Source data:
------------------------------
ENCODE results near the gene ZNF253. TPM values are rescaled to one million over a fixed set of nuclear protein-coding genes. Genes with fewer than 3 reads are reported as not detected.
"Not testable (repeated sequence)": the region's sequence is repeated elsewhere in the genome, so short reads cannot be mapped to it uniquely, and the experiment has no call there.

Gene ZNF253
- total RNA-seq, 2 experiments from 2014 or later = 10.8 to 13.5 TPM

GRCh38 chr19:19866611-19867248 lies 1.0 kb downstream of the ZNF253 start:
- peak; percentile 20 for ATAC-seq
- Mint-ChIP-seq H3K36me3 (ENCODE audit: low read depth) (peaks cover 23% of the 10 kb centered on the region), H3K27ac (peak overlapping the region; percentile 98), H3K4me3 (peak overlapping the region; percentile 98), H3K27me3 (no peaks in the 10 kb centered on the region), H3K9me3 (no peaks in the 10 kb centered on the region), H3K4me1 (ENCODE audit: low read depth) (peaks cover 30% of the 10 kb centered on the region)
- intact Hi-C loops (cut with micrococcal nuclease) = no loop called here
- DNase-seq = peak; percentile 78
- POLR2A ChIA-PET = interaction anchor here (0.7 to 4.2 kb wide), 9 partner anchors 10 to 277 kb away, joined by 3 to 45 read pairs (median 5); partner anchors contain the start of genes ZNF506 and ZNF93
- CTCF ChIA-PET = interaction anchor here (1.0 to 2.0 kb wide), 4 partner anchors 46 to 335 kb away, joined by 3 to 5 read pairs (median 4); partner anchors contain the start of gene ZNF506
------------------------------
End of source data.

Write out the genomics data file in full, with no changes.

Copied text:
ENCODE results near the gene ZNF253. TPM values are rescaled to one million over a fixed set of nuclear protein-coding genes. Genes with fewer than 3 reads are reported as not detected.
"Not testable (repeated sequence)": the region's sequence is repeated elsewhere in the genome, so short reads cannot be mapped to it uniquely, and the experiment has no call there.

Gene ZNF253
- total RNA-seq, 2 experiments from 2014 or later = 10.8 to 13.5 TPM

GRCh38 chr19:19866611-19867248 lies 1.0 kb downstream of the ZNF253 start:
- peak; percentile 20 for ATAC-seq
- Mint-ChIP-seq H3K36me3 (ENCODE audit: low read depth) (peaks cover 23% of the 10 kb centered on the region), H3K27ac (peak overlapping the region; percentile 98), H3K4me3 (peak overlapping the region; percentile 98), H3K27me3 (no peaks in the 10 kb centered on the region), H3K9me3 (no peaks in the 10 kb centered on the region), H3K4me1 (ENCODE audit: low read depth) (peaks cover 30% of the 10 kb centered on the region)
- intact Hi-C loops (cut with micrococcal nuclease) = no loop called here
- DNase-seq = peak; percentile 78
- POLR2A ChIA-PET = interaction anchor here (0.7 to 4.2 kb wide), 9 partner anchors 10 to 277 kb away, joined by 3 to 45 read pairs (median 5); partner anchors contain the start of genes ZNF506 and ZNF93
- CTCF ChIA-PET = interaction anchor here (1.0 to 2.0 kb wide), 4 partner anchors 46 to 335 kb away, joined by 3 to 5 read pairs (median 4); partner anchors contain the start of gene ZNF506